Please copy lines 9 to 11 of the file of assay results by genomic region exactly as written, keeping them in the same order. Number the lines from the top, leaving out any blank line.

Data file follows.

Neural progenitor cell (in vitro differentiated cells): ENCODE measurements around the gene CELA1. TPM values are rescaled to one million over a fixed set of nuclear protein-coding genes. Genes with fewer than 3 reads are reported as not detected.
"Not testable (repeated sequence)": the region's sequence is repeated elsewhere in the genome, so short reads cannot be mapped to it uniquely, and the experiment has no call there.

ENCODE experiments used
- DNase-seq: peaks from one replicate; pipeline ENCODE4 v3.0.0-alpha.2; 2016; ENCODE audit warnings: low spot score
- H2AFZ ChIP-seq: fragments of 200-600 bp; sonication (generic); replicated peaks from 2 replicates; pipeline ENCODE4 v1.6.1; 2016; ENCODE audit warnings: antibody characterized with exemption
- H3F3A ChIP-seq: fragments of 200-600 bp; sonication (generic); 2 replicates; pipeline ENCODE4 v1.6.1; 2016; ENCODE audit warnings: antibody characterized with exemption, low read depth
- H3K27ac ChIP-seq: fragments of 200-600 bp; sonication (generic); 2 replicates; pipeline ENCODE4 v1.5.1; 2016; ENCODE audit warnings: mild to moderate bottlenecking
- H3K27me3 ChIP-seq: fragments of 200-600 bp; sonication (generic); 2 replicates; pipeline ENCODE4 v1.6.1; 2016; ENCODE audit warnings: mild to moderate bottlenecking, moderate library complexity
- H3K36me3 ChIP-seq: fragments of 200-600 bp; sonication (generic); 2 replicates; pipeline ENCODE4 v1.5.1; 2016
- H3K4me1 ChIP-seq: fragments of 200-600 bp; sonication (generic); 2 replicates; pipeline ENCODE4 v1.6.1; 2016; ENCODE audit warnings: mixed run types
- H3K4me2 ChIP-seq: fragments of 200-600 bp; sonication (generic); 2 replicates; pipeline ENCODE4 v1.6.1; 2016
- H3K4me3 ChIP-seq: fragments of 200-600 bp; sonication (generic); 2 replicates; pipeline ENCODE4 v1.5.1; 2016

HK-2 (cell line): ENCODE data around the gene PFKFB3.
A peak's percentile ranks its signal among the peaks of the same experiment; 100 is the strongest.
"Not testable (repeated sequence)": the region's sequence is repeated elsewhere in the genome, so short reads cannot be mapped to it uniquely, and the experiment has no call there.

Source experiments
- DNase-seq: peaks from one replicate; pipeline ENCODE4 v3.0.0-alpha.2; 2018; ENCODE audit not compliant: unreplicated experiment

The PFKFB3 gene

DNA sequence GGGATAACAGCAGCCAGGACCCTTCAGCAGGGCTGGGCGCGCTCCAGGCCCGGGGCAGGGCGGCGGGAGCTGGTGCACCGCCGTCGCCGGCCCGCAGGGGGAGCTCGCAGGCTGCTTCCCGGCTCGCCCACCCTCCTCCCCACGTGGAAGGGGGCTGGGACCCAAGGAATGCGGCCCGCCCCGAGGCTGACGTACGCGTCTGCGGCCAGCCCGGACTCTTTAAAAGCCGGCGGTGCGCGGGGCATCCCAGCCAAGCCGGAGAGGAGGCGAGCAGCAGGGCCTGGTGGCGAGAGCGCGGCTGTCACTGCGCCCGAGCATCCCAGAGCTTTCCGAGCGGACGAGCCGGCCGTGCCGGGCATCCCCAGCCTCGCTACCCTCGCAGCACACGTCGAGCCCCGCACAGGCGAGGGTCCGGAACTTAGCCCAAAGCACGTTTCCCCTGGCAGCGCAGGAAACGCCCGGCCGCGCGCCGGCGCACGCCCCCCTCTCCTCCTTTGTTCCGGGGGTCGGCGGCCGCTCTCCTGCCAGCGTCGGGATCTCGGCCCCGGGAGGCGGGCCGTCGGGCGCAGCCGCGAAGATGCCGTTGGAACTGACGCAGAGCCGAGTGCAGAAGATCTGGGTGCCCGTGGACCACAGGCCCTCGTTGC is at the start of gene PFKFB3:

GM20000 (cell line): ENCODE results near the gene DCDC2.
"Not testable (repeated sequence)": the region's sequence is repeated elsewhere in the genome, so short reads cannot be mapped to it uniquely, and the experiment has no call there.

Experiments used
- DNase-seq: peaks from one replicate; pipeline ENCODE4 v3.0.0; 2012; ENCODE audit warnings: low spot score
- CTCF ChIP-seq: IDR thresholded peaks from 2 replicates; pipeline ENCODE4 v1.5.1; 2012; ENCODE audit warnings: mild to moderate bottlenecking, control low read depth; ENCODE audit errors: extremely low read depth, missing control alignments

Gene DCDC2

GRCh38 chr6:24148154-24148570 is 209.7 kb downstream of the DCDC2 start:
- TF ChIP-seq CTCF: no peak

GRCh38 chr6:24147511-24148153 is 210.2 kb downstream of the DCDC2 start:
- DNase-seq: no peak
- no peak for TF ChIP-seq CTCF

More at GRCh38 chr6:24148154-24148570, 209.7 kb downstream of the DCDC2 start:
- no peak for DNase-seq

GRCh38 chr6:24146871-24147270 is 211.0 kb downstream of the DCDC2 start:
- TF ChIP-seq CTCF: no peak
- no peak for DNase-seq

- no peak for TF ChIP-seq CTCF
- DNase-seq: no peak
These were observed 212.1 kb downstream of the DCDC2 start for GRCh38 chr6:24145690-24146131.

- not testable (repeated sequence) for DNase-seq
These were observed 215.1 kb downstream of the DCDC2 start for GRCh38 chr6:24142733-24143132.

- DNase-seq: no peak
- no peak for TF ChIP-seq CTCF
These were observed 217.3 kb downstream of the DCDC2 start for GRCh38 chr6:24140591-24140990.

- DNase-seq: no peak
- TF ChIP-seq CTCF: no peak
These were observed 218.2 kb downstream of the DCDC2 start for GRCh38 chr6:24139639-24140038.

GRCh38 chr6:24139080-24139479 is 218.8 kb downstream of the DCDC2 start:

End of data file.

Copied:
- H3K36me3 ChIP-seq: fragments of 200-600 bp; sonication (generic); 2 replicates; pipeline ENCODE4 v1.5.1; 2016
- H3K4me1 ChIP-seq: fragments of 200-600 bp; sonication (generic); 2 replicates; pipeline ENCODE4 v1.6.1; 2016; ENCODE audit warnings: mixed run types
- H3K4me2 ChIP-seq: fragments of 200-600 bp; sonication (generic); 2 replicates; pipeline ENCODE4 v1.6.1; 2016